Stars and light figure heavily in the winter celebrations of religions old and new, so it seemed appropriate to speak about the word star at sea on this holiday.
Of course there is starboard, the right side of the ship as you stand on deck facing the bow, and starfish which have five legs unlike their cousin sun-stars which can have up to twenty. Generally, though, when speaking of stars at sea one is literally talking about those shiny celestial bodies best admired at night or, as The Sailors Word Book so poetically phrases it:
Those innumerable bodies bespangling the heavens from pole to pole...
It goes without saying that stars have been indispensible to proper navigation for centuries.
Fixed stars seem to stay in one place in the sky night after night. These are the stars a seaman can use to find his way and they usually, in broad terms, include the particularly reliable planets such as Venus and Saturn.
Double stars are those close enough together in the sky that they cannot be distinguished from one another without a telescope. Sometimes this is an optical illusion; they may in fact be millions of light years away from one another in space. On other occasions they are actually astronomical double stars, close in proximity with one rotating around the other.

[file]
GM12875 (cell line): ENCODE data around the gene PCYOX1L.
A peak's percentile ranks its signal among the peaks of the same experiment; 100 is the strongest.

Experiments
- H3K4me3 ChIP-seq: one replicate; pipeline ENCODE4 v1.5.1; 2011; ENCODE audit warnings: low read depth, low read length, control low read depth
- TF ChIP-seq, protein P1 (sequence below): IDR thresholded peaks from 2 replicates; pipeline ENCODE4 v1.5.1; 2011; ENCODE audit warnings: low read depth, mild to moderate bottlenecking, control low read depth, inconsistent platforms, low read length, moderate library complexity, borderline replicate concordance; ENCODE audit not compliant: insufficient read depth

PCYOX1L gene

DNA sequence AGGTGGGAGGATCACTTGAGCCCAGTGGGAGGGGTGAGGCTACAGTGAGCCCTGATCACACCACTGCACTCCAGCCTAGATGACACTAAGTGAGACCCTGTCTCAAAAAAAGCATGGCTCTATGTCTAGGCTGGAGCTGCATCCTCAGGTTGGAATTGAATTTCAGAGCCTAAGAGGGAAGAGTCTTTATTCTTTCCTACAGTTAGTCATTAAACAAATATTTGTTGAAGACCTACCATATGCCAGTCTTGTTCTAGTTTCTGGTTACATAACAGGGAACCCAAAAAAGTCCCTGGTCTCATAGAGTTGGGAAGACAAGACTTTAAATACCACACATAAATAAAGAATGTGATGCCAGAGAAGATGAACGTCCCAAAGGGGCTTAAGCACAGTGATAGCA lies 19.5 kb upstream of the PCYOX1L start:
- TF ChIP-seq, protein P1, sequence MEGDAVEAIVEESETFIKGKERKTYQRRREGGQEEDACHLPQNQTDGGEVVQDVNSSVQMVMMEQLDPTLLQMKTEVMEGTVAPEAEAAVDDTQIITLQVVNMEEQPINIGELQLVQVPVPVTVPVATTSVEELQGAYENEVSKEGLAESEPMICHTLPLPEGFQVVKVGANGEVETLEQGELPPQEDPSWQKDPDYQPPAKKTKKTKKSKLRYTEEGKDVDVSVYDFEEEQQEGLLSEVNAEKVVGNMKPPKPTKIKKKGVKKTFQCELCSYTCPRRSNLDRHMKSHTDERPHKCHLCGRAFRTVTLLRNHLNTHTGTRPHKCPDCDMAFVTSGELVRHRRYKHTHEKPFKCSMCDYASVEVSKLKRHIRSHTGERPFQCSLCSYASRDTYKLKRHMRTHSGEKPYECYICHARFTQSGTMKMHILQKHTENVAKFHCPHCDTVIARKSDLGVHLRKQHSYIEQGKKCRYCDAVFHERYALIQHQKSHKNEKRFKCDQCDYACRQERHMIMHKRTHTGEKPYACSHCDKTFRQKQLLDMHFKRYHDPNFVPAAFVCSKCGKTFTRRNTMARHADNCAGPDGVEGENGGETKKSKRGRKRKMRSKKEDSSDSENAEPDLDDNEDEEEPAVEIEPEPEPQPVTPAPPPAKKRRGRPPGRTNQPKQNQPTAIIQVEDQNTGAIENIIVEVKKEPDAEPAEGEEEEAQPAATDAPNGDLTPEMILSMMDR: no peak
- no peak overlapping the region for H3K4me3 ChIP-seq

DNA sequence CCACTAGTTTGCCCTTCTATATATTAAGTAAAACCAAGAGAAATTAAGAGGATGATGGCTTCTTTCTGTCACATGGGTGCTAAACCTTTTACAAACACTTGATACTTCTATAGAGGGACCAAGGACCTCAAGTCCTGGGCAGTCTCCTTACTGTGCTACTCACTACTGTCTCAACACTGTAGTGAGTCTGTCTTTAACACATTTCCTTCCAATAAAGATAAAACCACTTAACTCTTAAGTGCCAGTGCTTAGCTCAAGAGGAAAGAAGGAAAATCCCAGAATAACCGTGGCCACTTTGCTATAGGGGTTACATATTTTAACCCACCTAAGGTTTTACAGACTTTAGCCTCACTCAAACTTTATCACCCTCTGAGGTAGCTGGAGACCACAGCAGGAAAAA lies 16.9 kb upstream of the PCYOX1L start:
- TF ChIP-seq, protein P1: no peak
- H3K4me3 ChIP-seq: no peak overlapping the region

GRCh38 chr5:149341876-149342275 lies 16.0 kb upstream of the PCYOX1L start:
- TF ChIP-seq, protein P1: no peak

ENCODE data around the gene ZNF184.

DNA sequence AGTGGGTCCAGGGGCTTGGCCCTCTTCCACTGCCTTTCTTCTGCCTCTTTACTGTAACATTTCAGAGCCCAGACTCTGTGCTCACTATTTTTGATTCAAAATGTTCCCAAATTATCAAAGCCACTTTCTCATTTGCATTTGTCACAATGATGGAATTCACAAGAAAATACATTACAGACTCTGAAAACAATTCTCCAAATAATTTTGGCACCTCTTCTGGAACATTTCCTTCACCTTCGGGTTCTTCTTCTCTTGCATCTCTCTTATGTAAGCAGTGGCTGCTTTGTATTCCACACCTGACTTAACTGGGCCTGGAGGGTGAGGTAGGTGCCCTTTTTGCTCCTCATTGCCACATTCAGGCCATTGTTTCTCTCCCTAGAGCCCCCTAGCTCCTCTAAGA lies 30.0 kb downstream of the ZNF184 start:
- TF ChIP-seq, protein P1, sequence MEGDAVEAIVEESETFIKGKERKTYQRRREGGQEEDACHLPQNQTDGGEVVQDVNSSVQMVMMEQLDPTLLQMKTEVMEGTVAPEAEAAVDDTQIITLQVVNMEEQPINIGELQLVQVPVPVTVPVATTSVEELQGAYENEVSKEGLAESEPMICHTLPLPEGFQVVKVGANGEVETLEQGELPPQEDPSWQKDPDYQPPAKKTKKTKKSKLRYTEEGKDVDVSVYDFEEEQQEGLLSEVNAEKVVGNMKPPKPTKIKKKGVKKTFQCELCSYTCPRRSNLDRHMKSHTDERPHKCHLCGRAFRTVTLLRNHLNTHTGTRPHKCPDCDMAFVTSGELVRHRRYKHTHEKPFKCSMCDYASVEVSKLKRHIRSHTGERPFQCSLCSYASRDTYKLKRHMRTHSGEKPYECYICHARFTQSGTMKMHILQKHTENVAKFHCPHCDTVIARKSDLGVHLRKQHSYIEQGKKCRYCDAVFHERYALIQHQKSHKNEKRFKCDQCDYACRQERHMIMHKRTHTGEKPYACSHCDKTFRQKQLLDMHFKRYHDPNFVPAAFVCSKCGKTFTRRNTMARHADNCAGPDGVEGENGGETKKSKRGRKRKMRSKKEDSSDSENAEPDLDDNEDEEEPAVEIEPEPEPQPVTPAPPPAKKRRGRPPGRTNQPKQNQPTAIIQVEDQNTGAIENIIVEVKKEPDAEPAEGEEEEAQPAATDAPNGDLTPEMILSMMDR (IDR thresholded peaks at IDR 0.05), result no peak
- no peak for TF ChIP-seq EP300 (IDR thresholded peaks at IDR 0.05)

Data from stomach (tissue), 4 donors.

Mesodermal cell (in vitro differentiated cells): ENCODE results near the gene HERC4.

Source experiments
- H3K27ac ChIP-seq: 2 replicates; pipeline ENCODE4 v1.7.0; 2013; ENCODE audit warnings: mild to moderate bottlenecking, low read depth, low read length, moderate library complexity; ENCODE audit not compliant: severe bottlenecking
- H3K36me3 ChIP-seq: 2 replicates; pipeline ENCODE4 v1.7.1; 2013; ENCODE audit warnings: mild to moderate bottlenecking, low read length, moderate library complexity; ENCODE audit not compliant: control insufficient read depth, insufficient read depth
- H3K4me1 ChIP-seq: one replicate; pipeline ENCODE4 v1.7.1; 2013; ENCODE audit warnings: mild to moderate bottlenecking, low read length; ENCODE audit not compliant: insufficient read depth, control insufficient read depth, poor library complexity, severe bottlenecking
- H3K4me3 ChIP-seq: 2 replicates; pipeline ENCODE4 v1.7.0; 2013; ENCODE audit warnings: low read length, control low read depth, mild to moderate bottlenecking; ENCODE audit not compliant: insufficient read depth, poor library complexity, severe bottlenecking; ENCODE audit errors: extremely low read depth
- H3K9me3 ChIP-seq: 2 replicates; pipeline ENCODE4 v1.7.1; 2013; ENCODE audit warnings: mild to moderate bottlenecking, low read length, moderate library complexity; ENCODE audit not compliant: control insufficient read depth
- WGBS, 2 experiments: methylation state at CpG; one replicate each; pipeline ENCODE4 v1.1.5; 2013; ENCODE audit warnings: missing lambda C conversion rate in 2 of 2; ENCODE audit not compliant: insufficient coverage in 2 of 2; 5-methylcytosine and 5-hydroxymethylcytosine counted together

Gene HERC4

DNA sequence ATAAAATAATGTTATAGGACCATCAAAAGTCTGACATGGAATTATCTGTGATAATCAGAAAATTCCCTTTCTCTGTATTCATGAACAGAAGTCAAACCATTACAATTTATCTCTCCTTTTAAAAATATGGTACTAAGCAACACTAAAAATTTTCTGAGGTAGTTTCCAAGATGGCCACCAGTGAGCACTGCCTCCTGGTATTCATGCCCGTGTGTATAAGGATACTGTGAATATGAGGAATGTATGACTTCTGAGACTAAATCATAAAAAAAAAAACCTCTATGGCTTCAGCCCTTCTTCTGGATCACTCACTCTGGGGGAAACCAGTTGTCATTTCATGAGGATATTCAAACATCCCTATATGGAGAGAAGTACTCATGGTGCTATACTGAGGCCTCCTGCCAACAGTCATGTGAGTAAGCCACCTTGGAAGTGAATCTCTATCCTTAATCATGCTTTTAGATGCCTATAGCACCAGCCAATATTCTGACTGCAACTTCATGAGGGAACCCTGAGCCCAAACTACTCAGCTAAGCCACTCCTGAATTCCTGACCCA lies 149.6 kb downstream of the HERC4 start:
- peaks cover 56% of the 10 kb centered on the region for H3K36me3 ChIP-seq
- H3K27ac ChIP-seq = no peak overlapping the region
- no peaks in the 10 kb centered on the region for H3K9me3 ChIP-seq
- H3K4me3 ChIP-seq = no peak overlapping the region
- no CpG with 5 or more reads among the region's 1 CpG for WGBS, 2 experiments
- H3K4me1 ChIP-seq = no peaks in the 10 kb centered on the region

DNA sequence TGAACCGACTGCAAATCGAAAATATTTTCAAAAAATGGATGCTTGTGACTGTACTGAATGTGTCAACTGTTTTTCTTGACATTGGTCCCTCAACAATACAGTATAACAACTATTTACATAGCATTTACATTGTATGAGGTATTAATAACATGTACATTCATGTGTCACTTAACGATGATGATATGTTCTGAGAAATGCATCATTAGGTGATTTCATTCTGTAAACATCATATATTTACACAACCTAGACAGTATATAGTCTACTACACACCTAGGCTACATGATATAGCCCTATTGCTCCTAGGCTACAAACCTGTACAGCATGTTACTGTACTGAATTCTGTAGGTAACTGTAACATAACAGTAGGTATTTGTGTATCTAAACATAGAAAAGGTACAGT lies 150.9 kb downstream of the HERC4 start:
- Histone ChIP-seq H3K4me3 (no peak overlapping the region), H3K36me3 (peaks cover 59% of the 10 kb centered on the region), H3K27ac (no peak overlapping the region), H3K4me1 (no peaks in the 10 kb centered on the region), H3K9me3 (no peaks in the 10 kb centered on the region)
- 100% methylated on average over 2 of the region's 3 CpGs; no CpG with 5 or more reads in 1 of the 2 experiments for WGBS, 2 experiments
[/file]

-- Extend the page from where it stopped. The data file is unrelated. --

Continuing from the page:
Temporary stars are heavenly bodies that have become visible, seemingly out of nowhere, and increased in brightness over the course of months or years. Just as suddenly, these stars will disappear from their place in the sky never to be seen again. The fascinating Scandinavian astronomer Tycho Brahe followed the life cycle of a particularly bright temporary star in 1527.
Variable stars, as the name implies, vary in brightness over a year or years. A frequently sited example in books on navigation is Mira Ceti.
Finally, there is that much coveted sign of good fortune at sea, the star glint. This is simply a visible meteorite, but the seafaring term gives it so much more meaning and romance that it is worth wishing on. Happy Holidays to you and yours, Brethren, and may a passing star glint give you joyful pause between now and the New Year.
Header: How the Buccaneers Kept Christmas by Howard Pyle